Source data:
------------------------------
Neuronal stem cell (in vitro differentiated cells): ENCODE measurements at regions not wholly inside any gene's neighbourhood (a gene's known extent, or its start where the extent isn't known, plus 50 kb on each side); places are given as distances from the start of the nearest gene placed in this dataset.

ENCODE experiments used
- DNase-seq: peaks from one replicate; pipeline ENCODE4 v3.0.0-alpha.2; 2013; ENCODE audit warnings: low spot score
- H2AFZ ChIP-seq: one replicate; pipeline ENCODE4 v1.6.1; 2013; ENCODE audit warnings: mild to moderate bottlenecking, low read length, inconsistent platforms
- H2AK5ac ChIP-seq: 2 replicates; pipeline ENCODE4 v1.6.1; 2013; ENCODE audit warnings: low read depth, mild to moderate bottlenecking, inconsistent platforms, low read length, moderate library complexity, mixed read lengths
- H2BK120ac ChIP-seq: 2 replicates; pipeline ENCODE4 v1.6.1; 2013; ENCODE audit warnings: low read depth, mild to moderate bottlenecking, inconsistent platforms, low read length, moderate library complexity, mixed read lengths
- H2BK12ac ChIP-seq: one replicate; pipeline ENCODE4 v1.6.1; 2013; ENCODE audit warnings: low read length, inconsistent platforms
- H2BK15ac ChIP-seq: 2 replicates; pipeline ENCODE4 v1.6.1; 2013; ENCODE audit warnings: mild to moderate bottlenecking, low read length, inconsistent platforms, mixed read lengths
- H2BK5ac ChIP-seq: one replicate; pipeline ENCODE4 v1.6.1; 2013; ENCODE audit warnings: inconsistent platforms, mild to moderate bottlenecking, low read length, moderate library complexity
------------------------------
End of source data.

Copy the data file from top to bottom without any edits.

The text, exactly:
Neuronal stem cell (in vitro differentiated cells): ENCODE measurements at regions not wholly inside any gene's neighbourhood (a gene's known extent, or its start where the extent isn't known, plus 50 kb on each side); places are given as distances from the start of the nearest gene placed in this dataset.

ENCODE experiments used
- DNase-seq: peaks from one replicate; pipeline ENCODE4 v3.0.0-alpha.2; 2013; ENCODE audit warnings: low spot score
- H2AFZ ChIP-seq: one replicate; pipeline ENCODE4 v1.6.1; 2013; ENCODE audit warnings: mild to moderate bottlenecking, low read length, inconsistent platforms
- H2AK5ac ChIP-seq: 2 replicates; pipeline ENCODE4 v1.6.1; 2013; ENCODE audit warnings: low read depth, mild to moderate bottlenecking, inconsistent platforms, low read length, moderate library complexity, mixed read lengths
- H2BK120ac ChIP-seq: 2 replicates; pipeline ENCODE4 v1.6.1; 2013; ENCODE audit warnings: low read depth, mild to moderate bottlenecking, inconsistent platforms, low read length, moderate library complexity, mixed read lengths
- H2BK12ac ChIP-seq: one replicate; pipeline ENCODE4 v1.6.1; 2013; ENCODE audit warnings: low read length, inconsistent platforms
- H2BK15ac ChIP-seq: 2 replicates; pipeline ENCODE4 v1.6.1; 2013; ENCODE audit warnings: mild to moderate bottlenecking, low read length, inconsistent platforms, mixed read lengths
- H2BK5ac ChIP-seq: one replicate; pipeline ENCODE4 v1.6.1; 2013; ENCODE audit warnings: inconsistent platforms, mild to moderate bottlenecking, low read length, moderate library complexity